- Butter in the “good old days” was churned cream with a little salt. Today it has hydrogen peroxide (bleaching agent), yellow No. 3 coloring and nordihydroguaiaretic acid (antioxidant)—these are minimum additives.
- Cottage cheese in my day (Oh my gosh, I am sounding like my grandmother) was the curds from the unpasteurized whole milk of a healthy cow. Now it contains dyes, diacetyl* (butter flavor), sodium hypochlorite (curd washing) and hydrogen peroxide as a preservative.
Why processed foods are so deadly:
- They use up enormous amounts of energy to digest them, giving your body nothing it needs and in return turning into nothing but waste; leaving you toxic and loaded with acid (making you a breeding ground for disease of all kinds).
- They contain no water to move nutrients through your body or to carry away wastes from the body—making you even more toxic and full of even more acid.
- The body’s hungry feeling is caused by a need for nutrients. Since processed foods have no measurable nutrients, even though your stomach may be full, your body believes it still needs more food because it hasn’t received any nutrients—the reasons you can polish off an entire family-size bag of Fritos then feel hungry again an hour later. It’s also why you aren’t able to see your toes any longer.
- They’re loaded with chemicals (dyes, preservatives, coloring agents, emulsifiers, flavor enhancers, texture enhancers, tongue manipulators)—all things the human body was not designed to handle. While some of these have been so-called “safe” by the FDA, there has been NO testing on the long-term effects of ingesting these chemicals—SO, if a fair amount of what you eat comes in a bag, box or can, you are a walking guinea pig.
The chemicals in excitotoxins stimulate taste cells in the tongue—causing the flavor of foods we consume to be greatly enhanced. Manufacturers often pack foods with “flavor enhancers” in an effort to make them taste irresistible. The most concentration of chemicals is in soups, snacks, sauces, gravies, salad dressings and many low-fat and vegetarian processed foods.
Although excitotoxin poisoning has received its recent publicity under the rather misleading title, “Chinese Restaurant Syndrome,” the fact is, American processed foods—from McDonald’s to Weight Watchers to Campbell’s soup—are just as likely to contain excitotoxins like monosodium glutamate (MSG) and aspartame (NutraSweet or Equal®). And according to many experts, these same foods are just as often to blame for the headaches, water retention, weight gain, skin problems and other health complaints that many consumers experience.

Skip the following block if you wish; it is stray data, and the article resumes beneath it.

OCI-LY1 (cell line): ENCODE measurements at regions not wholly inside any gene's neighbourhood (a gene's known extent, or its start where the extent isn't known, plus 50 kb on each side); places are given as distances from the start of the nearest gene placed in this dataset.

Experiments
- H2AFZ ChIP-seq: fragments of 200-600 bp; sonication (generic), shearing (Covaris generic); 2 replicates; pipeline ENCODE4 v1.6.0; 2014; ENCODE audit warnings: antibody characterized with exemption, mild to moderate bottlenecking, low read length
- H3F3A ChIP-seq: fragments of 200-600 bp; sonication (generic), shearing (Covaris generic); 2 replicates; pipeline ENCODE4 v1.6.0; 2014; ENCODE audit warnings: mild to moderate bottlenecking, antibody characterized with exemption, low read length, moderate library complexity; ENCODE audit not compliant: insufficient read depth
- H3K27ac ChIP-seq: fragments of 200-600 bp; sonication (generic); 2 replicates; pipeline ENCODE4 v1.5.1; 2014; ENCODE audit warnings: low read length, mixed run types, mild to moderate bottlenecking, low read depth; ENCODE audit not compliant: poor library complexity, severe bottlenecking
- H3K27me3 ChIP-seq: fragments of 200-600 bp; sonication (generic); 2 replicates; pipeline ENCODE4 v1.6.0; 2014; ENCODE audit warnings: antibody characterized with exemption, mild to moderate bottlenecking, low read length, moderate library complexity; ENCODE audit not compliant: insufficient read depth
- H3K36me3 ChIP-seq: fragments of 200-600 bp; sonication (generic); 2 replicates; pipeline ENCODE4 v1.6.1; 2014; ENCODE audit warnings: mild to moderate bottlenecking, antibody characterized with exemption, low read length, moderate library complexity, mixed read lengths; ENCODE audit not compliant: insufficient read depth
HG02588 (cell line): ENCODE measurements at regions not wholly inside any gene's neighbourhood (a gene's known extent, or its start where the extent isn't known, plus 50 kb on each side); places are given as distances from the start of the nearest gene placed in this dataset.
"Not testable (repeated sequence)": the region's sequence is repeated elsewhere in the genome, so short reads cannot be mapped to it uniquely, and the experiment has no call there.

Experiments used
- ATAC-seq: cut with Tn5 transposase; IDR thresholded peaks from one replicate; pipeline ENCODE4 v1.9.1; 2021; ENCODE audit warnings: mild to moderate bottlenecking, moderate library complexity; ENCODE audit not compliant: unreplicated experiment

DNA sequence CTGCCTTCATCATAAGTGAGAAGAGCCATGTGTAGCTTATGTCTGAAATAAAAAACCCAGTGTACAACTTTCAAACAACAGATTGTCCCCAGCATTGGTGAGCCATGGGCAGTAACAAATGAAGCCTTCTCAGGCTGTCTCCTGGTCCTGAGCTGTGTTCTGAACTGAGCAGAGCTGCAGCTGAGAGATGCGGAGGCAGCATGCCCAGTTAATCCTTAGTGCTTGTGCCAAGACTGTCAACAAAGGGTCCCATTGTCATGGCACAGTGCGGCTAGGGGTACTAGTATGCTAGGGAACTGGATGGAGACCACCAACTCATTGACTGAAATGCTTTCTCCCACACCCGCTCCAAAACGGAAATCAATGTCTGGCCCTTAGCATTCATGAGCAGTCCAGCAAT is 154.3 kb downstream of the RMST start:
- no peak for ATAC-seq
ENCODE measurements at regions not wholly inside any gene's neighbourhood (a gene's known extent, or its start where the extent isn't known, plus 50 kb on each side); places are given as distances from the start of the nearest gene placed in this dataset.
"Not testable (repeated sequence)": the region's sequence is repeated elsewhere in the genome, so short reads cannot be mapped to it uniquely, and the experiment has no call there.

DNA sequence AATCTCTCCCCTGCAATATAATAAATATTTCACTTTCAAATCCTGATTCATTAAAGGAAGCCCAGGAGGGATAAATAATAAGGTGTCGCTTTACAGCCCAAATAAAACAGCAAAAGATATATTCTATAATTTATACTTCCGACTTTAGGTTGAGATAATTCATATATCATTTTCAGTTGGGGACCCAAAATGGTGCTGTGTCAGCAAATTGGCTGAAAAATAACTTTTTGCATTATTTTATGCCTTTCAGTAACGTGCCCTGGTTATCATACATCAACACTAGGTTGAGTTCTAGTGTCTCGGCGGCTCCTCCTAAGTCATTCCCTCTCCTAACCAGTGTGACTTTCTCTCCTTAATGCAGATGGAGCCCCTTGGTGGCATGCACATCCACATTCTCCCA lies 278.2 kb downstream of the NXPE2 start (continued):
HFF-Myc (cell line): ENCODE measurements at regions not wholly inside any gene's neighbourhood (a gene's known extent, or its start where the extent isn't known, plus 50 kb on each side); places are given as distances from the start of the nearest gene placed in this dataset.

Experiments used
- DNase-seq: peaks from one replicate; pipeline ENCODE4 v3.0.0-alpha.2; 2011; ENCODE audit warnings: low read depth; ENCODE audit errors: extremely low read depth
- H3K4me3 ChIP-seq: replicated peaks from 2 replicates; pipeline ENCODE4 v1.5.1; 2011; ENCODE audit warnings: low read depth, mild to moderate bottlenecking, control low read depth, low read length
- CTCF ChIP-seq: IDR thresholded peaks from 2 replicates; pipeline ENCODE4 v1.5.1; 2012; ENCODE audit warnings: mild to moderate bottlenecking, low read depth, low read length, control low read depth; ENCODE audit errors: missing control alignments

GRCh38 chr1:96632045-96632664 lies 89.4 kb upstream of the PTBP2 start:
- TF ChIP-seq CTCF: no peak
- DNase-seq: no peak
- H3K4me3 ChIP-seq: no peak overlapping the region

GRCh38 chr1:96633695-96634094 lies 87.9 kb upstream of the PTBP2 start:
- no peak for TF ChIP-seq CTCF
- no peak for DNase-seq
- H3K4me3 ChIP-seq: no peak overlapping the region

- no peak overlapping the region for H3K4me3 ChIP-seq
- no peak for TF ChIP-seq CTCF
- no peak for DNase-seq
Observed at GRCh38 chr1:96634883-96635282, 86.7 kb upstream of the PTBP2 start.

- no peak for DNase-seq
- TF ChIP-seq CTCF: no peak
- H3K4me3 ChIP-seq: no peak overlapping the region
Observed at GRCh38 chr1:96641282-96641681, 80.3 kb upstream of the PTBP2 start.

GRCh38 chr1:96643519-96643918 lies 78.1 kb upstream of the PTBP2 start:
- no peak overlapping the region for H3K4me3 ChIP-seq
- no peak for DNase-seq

As a general rule, the more a food is processed, the more likely it is to contain MSG. Foods that commonly use MSG include potato chips, flavored crackers, canned soups, dry soup mixes, canned meats, diet foods, soy sauces, salad dressings, cured meats and poultry injected with broth. But reading the labels won’t always help you.
LEGAL Truth Twisting
When a food product uses 99 percent pure MSG it is called “monosodium glutamate” by the FDA and must be labeled as such. However, when a food product contains less than 99 percent pure MSG, the FDA doesn’t require it be identified. So it often appears on labels in various disguised forms, such as “hydrolyzed vegetable protein,” “spices” and “natural flavoring.” The following is a quick list of potentially suspect ingredients to watch for (when in doubt, avoid it or call the manufacturer to inquire—be specific).
Common Allergic Responses from Excitotoxins
(MSG and Aspartame)
(even in VERY SMALL amounts):
- Numbness/tingling on the tongue, face and/or lips
- Burning/numbness sensation in the neck, radiating to arms and back
- Facial pressure or tightness/jaw tightness or pain
- Acute headache/migraine as if brain is swelling (It is!)
- Asthmatic symptoms/wheezing
- Red, hot welts, especially on the face, neck and upper chest
- Chest pain/pressure
- Nausea, diarrhea, vomiting
- Rise in blood pressure
- Light-headedness (loss of balance)
- Anaphylactic reaction (throat swells)
- Rapid or irregular heartbeat (racing)
- Slow/slurred speech
- Blurred vision/light sensitivity/difficulty in focusing
- Difficulty concentrating (brain fog), poor memory
- Pain in joints and/or bones and connective tissue
- Swelling, pain or numbness of arms, hands, feet, jaw
Small amounts of MSG are found naturally in many common foods such as seaweed, mushrooms, whole grains, carrots, meat, nuts and cheese. In its natural state, however, MSG is slowly assimilated by the human body and broken down so the levels of concentration are kept low. The MSG in processed foods, on the other hand, is highly concentrated. And when people eat these foods, says Blaylock, they unwittingly bombard their brain cells with excitotoxins in large enough quantities to cause real trouble.
What are they thinking?
Pharmaceutical companies spend millions of dollars developing glutamate blockers to fight neurodegenerative diseases like Alzheimer’s. Meanwhile, the agencies that are supposed to protect us allow glutamates to be poured (often hidden) as processed glutamate (MSG) into our food…total insanity!
Protect yourself and your loved ones by eating food that you cook from fresh or fresh-frozen. Remember, these eye and cognitive disorders are now in epidemic proportions, especially in those of us born after WWII; that’s when processed foods and chemical sweeteners emerged as a new way to market Chemical Cuisine.
*Ingredients that may contain 30 to 60 percent MSG: hydrolyzed vegetable protein; hydrolyzed protein; hydrolyzed plant protein; plant protein extract; sodium caseinate; calcium caseinate; yeast extract; textured protein; autolyzed yeast; hydrolyzed oat flour; Accent.
*Ingredients that may contain 12 to 40 percent MSG: malt extract; malt flavoring; bouillon; broth; stock; natural flavoring; natural beef or chicken flavoring; seasoning; spices.
*Ingredients that may contain some MSG: carrageenan; enzymes; soy protein concentrate; soy protein isolate; whey protein concentrate; some soy milk.